If his Pheu Thai Party wins the next election, the opposition leader of Thailand has pledged to airdrop 10,000 baht ($300) in digital money to anybody 16 or older.
According to the Bangkok Post, real estate tycoon turned politician Srettha Thavisin launched the $300 giveaway program on Wednesday in the densely populated central Thai province of Nonthaburi.
Pheu Thai’s main adviser on public involvement and innovation, Paetongtarn Shinawatra, has stated that this policy is part of a blockchain-based strategy to export Thai goods and bring digital currency to the country.
You have six months to use the $300 communal airdrop within a 4-kilometer radius.
Shinawatra has stated that the program is intended to promote economic growth in Thailand by making the country a center for financial technology in Asia.
Although the project has been criticized for its lack of openness and its failure to explicitly outline the financing sources, he indicated that the money will be invested in local communities so that people could use it within a few months.
Thavisin was reported by Bloomberg as saying, “Our country has been economically bruised over the last eight years, with less income and more expenses for the people.”
Funding concerns have been voiced by experts.
Some analysts have noted that there is no obvious financing source to finance the endeavor, and hence the idea has been attacked as a vote-winning gimmick.
Waiwit Thongthongkham, an employee of a commercial bank, admitted that the promise of free money from the government is appealing, but he questioned where the money would come from.
Analysts have also noted that Pheu Thai has previously voiced opposition to a Prayut administration proposal on a state assistance program for the aged poor.
Opposing Prime Minister Prayut Chan-o-cha and his Palang Pracharath Party, the Pheu Thai Party is a political organization founded by dissidents and veterans of the 2014 military coup.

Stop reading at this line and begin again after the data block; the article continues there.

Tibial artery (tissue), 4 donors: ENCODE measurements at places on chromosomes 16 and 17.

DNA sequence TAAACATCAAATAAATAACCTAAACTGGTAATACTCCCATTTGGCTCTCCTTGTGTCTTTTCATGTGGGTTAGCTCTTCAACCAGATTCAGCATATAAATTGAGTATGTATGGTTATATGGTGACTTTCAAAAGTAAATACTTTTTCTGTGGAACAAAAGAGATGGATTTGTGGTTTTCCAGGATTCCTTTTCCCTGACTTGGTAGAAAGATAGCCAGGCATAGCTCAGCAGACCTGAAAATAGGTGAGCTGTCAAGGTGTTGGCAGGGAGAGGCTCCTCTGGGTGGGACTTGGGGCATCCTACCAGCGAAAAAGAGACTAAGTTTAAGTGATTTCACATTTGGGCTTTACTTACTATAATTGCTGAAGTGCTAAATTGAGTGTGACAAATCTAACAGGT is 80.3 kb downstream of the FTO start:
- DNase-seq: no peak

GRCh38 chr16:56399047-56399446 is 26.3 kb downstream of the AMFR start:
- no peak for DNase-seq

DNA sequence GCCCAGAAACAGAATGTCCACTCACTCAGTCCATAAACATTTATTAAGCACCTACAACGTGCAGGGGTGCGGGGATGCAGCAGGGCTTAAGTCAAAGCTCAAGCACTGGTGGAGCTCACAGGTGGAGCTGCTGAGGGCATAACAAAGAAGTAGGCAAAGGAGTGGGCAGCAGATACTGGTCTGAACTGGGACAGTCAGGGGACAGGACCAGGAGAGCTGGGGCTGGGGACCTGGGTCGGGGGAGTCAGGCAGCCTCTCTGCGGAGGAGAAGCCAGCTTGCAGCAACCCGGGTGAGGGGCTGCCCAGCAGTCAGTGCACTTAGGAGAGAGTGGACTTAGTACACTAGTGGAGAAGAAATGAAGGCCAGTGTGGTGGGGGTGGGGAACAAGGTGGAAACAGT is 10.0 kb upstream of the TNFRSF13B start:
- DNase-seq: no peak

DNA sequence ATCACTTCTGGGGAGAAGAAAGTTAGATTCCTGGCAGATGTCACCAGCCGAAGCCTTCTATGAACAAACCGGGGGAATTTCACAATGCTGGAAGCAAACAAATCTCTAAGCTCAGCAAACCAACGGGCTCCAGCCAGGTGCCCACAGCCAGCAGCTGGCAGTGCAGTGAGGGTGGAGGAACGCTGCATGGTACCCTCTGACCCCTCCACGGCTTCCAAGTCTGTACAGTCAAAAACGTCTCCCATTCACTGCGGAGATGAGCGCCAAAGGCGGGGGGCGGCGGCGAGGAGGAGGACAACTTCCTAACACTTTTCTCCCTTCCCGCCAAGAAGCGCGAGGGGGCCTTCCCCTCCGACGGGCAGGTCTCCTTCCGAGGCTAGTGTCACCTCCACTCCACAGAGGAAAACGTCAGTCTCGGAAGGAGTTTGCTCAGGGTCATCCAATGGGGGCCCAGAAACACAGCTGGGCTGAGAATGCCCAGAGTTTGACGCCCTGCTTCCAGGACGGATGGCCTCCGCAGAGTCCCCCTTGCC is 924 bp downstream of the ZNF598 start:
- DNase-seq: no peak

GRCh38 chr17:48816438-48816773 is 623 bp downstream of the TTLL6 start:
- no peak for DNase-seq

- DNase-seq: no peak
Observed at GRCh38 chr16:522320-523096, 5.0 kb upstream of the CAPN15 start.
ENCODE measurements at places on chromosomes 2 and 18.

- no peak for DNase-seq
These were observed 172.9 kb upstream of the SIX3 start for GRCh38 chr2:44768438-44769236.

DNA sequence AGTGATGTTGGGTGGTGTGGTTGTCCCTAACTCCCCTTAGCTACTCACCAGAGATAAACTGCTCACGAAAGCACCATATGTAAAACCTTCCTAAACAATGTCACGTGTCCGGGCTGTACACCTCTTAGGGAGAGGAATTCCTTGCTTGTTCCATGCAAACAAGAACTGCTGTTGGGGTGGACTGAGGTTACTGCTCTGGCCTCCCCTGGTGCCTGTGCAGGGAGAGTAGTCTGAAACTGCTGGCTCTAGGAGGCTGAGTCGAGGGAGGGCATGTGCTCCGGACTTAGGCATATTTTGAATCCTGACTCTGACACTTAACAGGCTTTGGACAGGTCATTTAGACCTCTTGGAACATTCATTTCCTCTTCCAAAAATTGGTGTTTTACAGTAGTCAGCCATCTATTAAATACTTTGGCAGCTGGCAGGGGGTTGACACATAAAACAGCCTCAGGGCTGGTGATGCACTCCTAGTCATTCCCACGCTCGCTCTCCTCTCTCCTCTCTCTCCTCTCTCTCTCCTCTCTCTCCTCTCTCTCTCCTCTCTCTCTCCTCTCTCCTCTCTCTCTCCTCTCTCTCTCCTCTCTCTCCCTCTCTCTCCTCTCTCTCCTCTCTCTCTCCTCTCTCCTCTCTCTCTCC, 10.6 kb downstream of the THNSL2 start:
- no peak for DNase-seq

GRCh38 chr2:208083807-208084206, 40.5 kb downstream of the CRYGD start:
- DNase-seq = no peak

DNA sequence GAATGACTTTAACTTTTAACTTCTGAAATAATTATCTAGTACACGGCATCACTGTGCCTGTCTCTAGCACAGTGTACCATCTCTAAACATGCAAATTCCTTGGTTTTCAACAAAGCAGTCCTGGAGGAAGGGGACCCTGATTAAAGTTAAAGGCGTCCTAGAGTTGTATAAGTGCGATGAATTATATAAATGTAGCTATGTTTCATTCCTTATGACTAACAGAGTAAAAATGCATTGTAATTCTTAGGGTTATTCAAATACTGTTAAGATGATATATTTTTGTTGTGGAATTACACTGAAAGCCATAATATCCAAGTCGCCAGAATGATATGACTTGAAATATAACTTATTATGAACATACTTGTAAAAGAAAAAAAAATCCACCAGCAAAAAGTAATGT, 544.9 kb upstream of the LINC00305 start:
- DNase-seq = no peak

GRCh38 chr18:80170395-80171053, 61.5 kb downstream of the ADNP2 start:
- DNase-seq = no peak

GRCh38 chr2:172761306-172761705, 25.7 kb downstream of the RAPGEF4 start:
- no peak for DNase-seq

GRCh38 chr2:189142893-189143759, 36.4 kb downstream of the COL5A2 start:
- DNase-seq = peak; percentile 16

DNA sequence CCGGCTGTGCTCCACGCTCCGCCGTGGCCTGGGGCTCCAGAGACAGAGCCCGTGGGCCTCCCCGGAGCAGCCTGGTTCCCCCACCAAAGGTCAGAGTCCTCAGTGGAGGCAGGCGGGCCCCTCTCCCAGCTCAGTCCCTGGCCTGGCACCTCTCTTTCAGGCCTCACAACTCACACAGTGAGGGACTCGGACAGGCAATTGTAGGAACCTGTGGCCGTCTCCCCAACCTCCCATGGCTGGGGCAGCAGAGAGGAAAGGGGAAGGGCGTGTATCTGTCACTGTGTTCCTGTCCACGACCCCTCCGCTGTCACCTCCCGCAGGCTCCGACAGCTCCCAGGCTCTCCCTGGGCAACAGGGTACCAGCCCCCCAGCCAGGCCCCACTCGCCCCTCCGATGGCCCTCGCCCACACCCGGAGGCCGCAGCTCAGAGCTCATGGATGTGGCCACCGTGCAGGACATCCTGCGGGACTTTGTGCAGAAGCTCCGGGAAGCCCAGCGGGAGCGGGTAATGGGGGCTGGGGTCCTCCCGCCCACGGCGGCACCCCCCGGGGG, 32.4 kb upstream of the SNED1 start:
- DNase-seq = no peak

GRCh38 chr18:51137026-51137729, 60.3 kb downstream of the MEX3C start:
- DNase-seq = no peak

Budgeting for all 50 million Thais will cost $500 billion baht ($15 billion), according to United Thai Nation Party senior strategist and minister in prime minister Chan-o-cha’s office Thanakorn Wangboonkongchana.
He also implied that the concept was just a marketing ploy and pointed out that developing a digital currency would be very difficult and have far-reaching effects on the country’s financial system.
Thailand’s action is in line with a growing trend in Asia to foster a business-friendly climate for cryptocurrency startups in an effort to establish the region as a worldwide powerhouse for the industry.
Recently, it came to light that the Singaporean police and the Monetary Authority of Singapore have been working with local banks to improve the process of onboarding cryptocurrency service providers.
Similarly, Hong Kong’s goal of becoming a worldwide crypto hub has been the subject of intense promotion.
Officials in Hong Kong are reportedly planning to organize a meeting between crypto businesses and bankers in an effort to improve funding for the industry. This would indicate that Hong Kong is serious about addressing the many challenges crypto companies experience when attempting to get corporate banking accounts.
The Bank of Communications, the Bank of China, and the Shanghai Pudong Development Bank are just a few of the Chinese state-owned banks in Hong Kong that have either begun providing financial services to local crypto companies or made queries in this regard.